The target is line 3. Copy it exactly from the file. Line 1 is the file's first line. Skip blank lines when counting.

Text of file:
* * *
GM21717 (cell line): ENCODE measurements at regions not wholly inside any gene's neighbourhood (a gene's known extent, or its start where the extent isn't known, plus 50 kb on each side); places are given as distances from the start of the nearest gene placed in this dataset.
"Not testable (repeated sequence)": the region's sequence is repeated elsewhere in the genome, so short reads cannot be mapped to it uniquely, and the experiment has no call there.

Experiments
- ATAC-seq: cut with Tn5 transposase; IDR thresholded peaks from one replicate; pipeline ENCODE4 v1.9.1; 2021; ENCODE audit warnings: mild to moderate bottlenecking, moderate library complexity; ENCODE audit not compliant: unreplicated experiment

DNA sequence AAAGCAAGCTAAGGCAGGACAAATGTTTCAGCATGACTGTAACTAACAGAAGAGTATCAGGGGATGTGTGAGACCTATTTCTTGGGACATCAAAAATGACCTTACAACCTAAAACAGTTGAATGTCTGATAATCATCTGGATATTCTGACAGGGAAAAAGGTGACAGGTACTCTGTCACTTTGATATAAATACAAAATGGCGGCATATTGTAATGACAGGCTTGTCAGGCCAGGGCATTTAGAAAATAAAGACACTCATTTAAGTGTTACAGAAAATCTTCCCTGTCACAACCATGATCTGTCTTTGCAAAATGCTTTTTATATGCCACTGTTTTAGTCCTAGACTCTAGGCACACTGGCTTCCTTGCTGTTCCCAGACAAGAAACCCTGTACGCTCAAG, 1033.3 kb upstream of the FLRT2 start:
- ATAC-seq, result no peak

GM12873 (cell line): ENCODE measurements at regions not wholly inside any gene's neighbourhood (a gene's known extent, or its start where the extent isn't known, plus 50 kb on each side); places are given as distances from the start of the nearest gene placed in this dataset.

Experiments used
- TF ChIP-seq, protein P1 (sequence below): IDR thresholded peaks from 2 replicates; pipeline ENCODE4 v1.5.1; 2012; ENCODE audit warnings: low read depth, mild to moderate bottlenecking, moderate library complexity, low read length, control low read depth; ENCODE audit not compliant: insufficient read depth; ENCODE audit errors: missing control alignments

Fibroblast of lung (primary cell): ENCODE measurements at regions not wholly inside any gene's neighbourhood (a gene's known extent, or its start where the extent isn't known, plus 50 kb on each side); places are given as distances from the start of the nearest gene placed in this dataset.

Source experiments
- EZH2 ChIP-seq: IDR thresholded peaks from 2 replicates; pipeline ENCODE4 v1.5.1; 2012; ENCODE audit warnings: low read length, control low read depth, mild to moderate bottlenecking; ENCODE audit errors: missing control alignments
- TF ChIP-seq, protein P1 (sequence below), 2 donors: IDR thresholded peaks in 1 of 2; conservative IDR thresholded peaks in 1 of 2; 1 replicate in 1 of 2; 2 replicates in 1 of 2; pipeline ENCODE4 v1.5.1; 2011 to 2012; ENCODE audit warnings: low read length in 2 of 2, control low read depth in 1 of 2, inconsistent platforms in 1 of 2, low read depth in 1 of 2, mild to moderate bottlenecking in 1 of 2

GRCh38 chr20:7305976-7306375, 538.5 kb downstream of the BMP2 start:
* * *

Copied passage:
Experiments